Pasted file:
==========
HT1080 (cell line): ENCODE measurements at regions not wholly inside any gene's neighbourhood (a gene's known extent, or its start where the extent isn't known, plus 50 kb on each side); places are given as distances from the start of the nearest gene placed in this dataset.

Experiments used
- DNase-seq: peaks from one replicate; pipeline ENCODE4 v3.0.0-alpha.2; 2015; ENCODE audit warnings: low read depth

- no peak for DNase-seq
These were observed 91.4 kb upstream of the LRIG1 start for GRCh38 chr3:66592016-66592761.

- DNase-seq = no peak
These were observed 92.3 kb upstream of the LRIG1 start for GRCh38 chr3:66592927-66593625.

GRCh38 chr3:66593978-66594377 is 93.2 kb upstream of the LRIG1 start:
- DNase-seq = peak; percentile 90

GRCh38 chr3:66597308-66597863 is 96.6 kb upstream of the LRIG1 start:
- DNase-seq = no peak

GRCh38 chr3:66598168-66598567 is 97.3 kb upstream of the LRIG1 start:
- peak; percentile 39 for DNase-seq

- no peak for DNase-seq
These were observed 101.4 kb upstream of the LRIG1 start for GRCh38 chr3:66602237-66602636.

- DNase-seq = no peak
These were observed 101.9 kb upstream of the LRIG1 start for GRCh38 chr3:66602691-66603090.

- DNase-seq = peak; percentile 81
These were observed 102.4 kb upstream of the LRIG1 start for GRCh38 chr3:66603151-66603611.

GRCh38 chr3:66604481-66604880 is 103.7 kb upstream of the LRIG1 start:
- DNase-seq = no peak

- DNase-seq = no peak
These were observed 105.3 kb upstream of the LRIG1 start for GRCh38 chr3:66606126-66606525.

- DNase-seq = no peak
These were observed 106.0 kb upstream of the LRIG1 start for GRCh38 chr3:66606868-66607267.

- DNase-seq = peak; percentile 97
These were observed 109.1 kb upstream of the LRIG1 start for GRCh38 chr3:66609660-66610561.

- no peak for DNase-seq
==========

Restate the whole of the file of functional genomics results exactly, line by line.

HT1080 (cell line): ENCODE measurements at regions not wholly inside any gene's neighbourhood (a gene's known extent, or its start where the extent isn't known, plus 50 kb on each side); places are given as distances from the start of the nearest gene placed in this dataset.

Experiments used
- DNase-seq: peaks from one replicate; pipeline ENCODE4 v3.0.0-alpha.2; 2015; ENCODE audit warnings: low read depth

- no peak for DNase-seq
These were observed 91.4 kb upstream of the LRIG1 start for GRCh38 chr3:66592016-66592761.

- DNase-seq = no peak
These were observed 92.3 kb upstream of the LRIG1 start for GRCh38 chr3:66592927-66593625.

GRCh38 chr3:66593978-66594377 is 93.2 kb upstream of the LRIG1 start:
- DNase-seq = peak; percentile 90

GRCh38 chr3:66597308-66597863 is 96.6 kb upstream of the LRIG1 start:
- DNase-seq = no peak

GRCh38 chr3:66598168-66598567 is 97.3 kb upstream of the LRIG1 start:
- peak; percentile 39 for DNase-seq

- no peak for DNase-seq
These were observed 101.4 kb upstream of the LRIG1 start for GRCh38 chr3:66602237-66602636.

- DNase-seq = no peak
These were observed 101.9 kb upstream of the LRIG1 start for GRCh38 chr3:66602691-66603090.

- DNase-seq = peak; percentile 81
These were observed 102.4 kb upstream of the LRIG1 start for GRCh38 chr3:66603151-66603611.

GRCh38 chr3:66604481-66604880 is 103.7 kb upstream of the LRIG1 start:
- DNase-seq = no peak

- DNase-seq = no peak
These were observed 105.3 kb upstream of the LRIG1 start for GRCh38 chr3:66606126-66606525.

- DNase-seq = no peak
These were observed 106.0 kb upstream of the LRIG1 start for GRCh38 chr3:66606868-66607267.

- DNase-seq = peak; percentile 97
These were observed 109.1 kb upstream of the LRIG1 start for GRCh38 chr3:66609660-66610561.

- no peak for DNase-seq